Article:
Surprise. The Legislative Council
delayed action today on a new rule by the board that regulates counselors to give psychiatric counselors a "conscience" opt-out for treating people with whom they have philosophical disagreements.
The rule has been described as a compromise of an overtly anti-gay rule passed in Tennessee. It's another in a string of "conscience" or religious-pretext obstacles being thrown up — particularly in Southern states — to allow discrimination against LGBT people.
An AP account quotes
a legislator, Rep. Andy Davis
, as saying the review was deferred because a rule that wasn't expected to be controversial had become controversial.
It was always controversial. Just as the legislation that allows religion as a pretext for discrimination against gay people in employment, housing and public services was controversial. But that didn't stop the Republican-dominated legislature from approving it or the Republican governor from signing it.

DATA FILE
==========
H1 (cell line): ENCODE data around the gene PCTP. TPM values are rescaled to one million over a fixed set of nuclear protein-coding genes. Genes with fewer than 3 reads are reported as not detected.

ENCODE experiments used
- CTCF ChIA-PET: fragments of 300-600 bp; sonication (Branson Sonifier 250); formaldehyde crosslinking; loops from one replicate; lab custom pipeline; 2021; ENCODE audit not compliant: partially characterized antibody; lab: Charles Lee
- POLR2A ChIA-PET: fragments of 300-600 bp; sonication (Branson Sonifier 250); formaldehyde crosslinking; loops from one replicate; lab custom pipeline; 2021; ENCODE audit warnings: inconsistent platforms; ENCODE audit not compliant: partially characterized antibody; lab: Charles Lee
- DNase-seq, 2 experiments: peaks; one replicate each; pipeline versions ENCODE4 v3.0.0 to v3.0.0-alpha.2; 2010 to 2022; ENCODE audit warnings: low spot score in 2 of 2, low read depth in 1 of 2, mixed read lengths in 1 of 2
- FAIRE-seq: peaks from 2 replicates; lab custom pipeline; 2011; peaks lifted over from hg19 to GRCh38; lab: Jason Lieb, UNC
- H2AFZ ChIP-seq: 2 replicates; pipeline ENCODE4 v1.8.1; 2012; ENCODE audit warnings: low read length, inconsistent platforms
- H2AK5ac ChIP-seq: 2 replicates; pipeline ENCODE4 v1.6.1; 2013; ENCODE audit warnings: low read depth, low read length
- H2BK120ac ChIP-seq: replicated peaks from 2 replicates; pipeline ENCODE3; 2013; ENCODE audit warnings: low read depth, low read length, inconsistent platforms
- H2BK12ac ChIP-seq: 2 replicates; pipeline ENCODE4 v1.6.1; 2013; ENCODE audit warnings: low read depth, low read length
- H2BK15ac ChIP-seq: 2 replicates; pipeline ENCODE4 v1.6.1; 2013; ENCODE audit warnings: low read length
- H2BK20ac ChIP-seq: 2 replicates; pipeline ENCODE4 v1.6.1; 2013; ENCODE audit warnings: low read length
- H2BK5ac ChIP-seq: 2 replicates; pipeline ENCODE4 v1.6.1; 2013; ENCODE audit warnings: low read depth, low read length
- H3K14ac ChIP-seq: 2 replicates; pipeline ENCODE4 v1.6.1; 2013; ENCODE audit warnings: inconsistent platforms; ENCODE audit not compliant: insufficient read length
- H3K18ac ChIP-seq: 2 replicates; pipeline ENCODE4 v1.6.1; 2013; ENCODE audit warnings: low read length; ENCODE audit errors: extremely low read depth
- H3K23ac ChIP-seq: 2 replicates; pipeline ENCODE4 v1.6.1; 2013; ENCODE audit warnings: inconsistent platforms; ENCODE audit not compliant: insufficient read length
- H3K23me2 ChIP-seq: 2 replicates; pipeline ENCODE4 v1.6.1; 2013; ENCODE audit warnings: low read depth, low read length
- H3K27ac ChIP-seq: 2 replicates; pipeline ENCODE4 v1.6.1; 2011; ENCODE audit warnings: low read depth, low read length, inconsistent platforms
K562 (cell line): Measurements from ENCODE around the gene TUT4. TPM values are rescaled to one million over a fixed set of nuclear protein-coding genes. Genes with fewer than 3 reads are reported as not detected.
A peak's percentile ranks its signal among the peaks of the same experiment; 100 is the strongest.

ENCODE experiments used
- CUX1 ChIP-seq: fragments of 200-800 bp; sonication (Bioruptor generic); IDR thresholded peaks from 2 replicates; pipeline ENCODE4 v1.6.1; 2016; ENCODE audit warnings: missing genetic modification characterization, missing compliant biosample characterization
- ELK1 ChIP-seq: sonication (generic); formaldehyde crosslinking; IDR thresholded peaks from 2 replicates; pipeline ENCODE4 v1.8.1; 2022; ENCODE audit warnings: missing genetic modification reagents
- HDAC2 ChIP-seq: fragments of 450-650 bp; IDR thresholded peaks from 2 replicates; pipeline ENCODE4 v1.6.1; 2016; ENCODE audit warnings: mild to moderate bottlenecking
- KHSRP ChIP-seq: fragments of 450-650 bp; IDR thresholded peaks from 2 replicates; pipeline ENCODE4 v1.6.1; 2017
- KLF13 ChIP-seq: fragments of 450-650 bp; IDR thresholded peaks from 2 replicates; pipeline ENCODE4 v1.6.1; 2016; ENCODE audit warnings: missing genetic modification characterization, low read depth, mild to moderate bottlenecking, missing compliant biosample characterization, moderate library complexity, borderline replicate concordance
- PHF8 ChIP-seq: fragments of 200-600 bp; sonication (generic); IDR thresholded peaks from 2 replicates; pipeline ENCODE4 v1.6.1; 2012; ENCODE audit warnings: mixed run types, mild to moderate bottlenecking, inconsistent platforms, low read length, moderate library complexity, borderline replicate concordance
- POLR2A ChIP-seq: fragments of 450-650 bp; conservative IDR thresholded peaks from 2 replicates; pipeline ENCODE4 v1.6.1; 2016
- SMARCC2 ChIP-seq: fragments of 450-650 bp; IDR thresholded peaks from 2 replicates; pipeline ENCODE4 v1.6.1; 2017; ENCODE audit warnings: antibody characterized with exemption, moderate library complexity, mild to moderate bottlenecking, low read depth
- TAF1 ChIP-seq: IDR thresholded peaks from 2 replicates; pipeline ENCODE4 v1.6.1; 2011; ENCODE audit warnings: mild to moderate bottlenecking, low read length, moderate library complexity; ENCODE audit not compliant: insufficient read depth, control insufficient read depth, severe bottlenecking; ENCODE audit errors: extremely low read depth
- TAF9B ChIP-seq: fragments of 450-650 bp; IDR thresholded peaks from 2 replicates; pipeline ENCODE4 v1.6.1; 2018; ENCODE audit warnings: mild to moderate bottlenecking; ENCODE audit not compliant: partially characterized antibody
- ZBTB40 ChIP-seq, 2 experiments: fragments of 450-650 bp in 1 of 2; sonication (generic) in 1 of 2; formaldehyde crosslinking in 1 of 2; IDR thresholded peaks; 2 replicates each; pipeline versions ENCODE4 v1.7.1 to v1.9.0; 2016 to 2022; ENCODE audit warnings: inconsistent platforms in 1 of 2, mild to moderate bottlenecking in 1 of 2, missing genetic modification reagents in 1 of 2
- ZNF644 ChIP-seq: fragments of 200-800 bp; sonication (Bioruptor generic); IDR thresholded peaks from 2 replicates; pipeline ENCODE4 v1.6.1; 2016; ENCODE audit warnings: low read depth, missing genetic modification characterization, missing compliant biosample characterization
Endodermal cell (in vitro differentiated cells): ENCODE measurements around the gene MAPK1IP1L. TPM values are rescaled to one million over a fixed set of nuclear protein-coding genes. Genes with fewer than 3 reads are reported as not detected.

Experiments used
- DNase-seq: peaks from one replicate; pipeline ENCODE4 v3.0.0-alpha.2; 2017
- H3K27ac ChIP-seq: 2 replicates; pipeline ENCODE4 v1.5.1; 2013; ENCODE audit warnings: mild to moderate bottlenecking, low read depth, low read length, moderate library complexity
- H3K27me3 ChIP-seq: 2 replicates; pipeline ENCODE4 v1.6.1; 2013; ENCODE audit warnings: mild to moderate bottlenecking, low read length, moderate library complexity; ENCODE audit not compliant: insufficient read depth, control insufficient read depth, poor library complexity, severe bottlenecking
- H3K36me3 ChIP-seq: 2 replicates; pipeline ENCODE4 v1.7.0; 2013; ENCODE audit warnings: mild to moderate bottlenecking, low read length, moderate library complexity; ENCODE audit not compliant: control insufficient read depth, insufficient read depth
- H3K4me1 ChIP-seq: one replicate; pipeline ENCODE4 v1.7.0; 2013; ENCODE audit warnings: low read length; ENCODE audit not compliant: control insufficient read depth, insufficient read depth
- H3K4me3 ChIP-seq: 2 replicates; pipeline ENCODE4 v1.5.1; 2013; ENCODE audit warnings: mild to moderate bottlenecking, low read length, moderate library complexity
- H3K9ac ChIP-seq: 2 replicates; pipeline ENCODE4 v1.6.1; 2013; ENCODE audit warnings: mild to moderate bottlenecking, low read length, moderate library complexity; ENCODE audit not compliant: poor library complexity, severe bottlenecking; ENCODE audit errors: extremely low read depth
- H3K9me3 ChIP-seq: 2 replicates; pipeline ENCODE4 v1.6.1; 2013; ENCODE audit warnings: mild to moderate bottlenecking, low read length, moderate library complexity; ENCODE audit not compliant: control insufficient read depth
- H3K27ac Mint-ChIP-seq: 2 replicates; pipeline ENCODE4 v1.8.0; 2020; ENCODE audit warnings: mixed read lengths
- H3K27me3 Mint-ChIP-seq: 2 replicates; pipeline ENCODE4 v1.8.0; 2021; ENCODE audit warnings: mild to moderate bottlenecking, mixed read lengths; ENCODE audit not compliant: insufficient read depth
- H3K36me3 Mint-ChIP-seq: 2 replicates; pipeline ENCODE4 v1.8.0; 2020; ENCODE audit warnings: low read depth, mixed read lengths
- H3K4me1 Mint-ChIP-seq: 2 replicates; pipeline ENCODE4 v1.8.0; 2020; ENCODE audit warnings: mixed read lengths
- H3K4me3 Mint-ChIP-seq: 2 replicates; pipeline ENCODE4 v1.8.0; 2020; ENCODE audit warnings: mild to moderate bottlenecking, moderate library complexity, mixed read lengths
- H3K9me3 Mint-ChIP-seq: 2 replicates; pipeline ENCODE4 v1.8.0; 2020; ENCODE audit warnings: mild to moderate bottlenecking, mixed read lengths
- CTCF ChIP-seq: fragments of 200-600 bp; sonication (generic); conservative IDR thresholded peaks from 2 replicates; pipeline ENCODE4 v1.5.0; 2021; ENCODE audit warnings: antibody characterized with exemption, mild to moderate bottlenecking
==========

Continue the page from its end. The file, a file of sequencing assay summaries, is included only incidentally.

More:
As reported earlier:
Rita Sklar, executive director of the American Civil Liberties Union of Arkansas, said in an interview the proposed change to the code of ethics “essentially gives a license to discriminate in the name of religion, and I think that people may see it as a green light to go ahead and not take any patient that they object to for some reason.”
“I’m particularly worried about school counselors not wanting to talk to, say, a suicidal gay student having trouble with his sexual orientation,” she said. “That is a very serious problem. Kids commit suicide because they are struggling with their sexual orientation, and I would just hate to see any delay in the health care of a person in need.”
Though no elected Arkansas Republican has yet sent out words of sympathy to the LGBT community over the targeted slaughter in Orlando, maybe this is a tacit gesture: "Let's at least wait until everyone's buried before we pass another anti-gay measure."